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Episode-2509- Expert Council Q&A for 9-6-19 — 7 Comments

  1. Hello Jack,

     

    Steven Harris should know and old stand by for smoke jumper resupply parachute is a good old fashioned GI Poncho.

    Thanks for all you do.

    Blessings to you and Yours.

    Regards,

     

  2. Jack, thank you for addressing Gary’s comments.  It’s been several years since he answered a question about keto and his information was dead wrong.  I would imagine that he comes from a different place in his health journey, and that’s fine, but sharing bad information when people view you as an expert is dangerous!

    When I get to my goal weight, I probably won’t change my eating any.  Not only does keto control my diabetes, but it controls inflammation and other auto-immune disorders along with being neuro-protective.  Why would I choose a banana when I can have a whole cup of raspberries for many fewer carbs? Why would I wreck feeling fantastic just because I see a certain number on the scale? I know a LOT of folks who are at their goal weight but use keto to control their other health conditions.  It’s a thing! 🙂

    Thanks again for the great suggestions about how to eat keto on the road.  That’s exactly how I do it.  Or if I’m in a terrible pinch, I’ll order burgers with no buns wrapped in lettuce with all the other veg.  It works!

  3. Hello Jack,

    The information regarding how to connect an auxiliary in-line transmission cooler seems to be incorrect.  The expert recommended having the stock in-tank (radiator) transmission cooler being last in line.  This seems really counter intuitive.  The auxiliary cooler could cool the transmission fluid to below radiator temperature, and then the radiator re-heats the fluid.  This would limit the effectiveness of the auxiliary cooler to reduce the temperature in an overheated transmission – which would likely occur in conjunction with an overheating radiator condition.

    I have several GM trucks which have factory towing packages and thus have two coolers – the in-tank cooler and a factory auxiliary cooler.  Every one of them has the transmission fluid route through the in-tank cooler before the factory auxiliary cooler.  Furthermore, I also checked the installation instructions for the popular B&M add-on transmission coolers, they also state to put them in-line after the in-tank cooler.

    I totally get the expert’s thinking that you don’t want the transmission to get too cold by adding too many transmission coolers.  I believe this comes back to knowing the vehicle’s application and usage parameters.  If the vehicle is towing across the Rockies in August, absolutely keep it as cool as possible.  The same vehicle without a trailer, in Minnesota in January will be too cool.  But again, knowing the vehicle, simply tape some cardboard over the extra coolers during winter and let the transmission warm up.

    A side note confirming the expert’s advice on regular transmission service…  My daily driver has 308k miles on the original motor & 700R4 transmission, neither having been rebuilt.  I drop the transmission pan, change the filter, and refill every 15k miles.  Some may say that is too often.  But for me it is money well spent against an unexpected transmission rebuild and the associated breakdown miles away from home.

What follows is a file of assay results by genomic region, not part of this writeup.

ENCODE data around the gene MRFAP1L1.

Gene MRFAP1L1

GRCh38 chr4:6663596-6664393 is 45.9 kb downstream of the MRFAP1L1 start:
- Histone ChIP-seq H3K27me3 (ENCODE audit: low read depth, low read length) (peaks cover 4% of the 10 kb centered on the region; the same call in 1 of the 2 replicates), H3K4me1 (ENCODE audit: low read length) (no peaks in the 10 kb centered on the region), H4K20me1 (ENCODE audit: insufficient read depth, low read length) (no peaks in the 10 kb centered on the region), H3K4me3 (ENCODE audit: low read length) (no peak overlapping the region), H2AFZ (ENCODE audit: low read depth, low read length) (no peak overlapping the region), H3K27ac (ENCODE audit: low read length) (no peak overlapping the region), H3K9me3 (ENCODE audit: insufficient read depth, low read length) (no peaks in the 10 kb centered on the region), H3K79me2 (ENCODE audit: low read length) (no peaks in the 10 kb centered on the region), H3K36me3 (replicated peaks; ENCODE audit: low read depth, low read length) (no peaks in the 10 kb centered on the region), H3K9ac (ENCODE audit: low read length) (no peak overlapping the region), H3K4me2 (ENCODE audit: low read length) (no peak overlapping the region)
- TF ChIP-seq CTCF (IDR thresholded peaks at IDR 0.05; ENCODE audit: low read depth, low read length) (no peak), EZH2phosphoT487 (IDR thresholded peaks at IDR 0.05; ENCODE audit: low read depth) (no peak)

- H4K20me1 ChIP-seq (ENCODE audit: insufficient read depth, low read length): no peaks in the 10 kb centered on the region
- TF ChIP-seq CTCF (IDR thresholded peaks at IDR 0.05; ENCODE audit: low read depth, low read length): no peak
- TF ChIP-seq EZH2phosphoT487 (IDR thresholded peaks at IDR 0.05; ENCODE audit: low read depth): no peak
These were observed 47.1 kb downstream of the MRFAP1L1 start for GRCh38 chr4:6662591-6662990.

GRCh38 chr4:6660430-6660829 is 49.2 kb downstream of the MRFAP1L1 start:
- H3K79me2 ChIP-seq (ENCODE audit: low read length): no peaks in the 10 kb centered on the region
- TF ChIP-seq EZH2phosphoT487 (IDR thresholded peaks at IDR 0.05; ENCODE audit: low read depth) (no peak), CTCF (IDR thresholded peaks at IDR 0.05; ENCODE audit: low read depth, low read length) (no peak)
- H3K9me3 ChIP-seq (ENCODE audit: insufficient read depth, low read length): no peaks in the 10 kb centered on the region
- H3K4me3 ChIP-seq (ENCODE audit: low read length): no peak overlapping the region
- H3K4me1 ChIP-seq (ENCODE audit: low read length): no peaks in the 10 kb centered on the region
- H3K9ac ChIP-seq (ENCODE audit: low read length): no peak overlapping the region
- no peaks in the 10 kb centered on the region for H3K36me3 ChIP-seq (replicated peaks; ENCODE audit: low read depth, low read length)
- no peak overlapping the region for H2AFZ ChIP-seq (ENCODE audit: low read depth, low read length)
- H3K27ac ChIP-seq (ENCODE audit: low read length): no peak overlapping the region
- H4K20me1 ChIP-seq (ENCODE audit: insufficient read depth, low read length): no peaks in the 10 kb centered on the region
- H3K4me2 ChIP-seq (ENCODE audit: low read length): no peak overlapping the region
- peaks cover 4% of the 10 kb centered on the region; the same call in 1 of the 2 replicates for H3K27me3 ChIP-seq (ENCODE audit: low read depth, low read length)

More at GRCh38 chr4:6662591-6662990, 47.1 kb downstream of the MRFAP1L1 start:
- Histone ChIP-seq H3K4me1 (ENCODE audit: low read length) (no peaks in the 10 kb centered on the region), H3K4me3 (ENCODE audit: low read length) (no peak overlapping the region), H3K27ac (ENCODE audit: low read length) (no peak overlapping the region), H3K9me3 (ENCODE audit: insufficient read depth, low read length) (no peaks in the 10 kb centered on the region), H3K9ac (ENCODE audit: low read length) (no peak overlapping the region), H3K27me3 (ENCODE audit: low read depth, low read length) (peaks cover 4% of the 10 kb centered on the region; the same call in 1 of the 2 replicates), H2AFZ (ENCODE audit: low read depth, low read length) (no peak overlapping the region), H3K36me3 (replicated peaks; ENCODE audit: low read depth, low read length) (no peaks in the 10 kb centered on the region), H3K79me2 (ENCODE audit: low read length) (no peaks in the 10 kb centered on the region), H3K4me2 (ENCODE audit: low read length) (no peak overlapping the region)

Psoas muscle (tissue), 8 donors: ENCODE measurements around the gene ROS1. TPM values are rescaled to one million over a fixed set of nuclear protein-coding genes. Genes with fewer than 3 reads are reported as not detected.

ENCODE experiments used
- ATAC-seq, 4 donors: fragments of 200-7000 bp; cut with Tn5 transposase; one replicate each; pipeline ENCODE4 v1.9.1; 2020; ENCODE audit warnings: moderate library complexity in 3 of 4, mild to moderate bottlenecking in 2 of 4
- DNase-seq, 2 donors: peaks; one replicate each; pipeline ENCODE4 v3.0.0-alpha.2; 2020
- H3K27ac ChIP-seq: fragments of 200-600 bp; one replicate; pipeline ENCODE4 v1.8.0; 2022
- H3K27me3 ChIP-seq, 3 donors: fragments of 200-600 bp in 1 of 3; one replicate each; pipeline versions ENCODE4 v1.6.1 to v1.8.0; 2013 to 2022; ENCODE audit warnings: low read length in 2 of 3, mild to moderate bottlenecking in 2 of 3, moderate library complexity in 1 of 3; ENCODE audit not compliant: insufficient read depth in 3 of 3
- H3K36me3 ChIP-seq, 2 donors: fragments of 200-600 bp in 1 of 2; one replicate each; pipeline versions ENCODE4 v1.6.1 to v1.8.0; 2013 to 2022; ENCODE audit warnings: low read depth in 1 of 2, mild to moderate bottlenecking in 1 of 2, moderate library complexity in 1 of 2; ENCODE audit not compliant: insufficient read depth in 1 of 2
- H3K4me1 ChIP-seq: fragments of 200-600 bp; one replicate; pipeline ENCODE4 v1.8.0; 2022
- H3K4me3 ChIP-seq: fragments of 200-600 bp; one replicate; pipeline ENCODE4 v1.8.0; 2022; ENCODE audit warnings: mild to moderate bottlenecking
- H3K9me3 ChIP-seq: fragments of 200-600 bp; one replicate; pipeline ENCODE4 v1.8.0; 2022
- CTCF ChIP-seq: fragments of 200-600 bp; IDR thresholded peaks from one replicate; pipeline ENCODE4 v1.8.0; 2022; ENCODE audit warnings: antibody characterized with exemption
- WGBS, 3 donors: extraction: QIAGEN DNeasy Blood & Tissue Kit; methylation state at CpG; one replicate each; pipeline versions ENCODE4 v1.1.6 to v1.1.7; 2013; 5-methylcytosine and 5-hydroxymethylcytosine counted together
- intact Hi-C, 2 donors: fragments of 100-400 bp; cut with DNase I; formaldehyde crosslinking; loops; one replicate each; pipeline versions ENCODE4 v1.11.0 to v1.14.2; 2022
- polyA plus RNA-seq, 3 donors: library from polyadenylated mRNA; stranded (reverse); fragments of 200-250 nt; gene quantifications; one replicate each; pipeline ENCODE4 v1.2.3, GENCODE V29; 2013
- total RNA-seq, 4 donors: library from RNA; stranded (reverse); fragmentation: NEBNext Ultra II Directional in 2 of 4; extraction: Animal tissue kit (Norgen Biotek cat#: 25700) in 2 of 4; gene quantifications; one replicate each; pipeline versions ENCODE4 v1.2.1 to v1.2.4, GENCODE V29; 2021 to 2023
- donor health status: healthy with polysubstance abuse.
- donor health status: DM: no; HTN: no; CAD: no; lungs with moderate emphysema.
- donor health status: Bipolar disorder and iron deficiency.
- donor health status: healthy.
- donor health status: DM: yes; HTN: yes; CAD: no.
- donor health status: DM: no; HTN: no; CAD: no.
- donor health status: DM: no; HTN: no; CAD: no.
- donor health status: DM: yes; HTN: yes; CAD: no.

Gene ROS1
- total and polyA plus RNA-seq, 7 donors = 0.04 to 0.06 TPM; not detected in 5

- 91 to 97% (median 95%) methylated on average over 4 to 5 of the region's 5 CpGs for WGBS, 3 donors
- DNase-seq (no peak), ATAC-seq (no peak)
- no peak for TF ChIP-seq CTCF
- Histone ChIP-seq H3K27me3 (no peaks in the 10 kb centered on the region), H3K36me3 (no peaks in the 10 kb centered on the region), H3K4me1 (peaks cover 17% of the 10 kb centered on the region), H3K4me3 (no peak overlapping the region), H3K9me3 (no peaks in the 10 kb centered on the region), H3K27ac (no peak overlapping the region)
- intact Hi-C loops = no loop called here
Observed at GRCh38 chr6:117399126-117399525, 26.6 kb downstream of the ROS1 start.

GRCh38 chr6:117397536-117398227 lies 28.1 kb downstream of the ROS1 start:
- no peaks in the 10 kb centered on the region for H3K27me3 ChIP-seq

Thanks,

     

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  4. Hey Eric

    I should have approached this one with a “it depends” instead. I guess it just depends on the vehicle and how good the factory cooling system is. If the vehicle is known for running hot with an undersized radiator that is being worked hard, potentially the engine could be pushing excess heat into the trans cooler. But, if you are running your engine around 230 plus degrees you are getting into the danger zone anyway and both engine and trans are doing bad at that point.

    Maybe I am biased being up north in that if you run the aux cooler last you can drop the temp too far and that some modern vehicles may not like that affecting shift quality. They want to be at a spot on temp. A lot of new vehicles have thermostatically controlled cooling loops now.

    I think the best way is to just get rid of the radiator cooling loop all together. This gives you complete isolation from one another so engine and trans do not affect each other. You also don’t risk damaging the trans if the radiator corrodes and dumps coolant into the ATF. A thermostatically controlled cooler by itself with its own fan is far superior to any stock setup.

    308k miles on a 700r4 never being rebuilt is incredible, especially if it is an early 80’s vintage.

  5. On wiring, if this is an occasional use cabin, I would take Shawn’s advice a step further.  Steel clad wire isn’t that much more expensive than regular romex, especially when you consider the increased security in it’s resistance to rodents.  Also pay the extra for rock wool over fiberglass insulation as rodents won’t chew the rock wool.   

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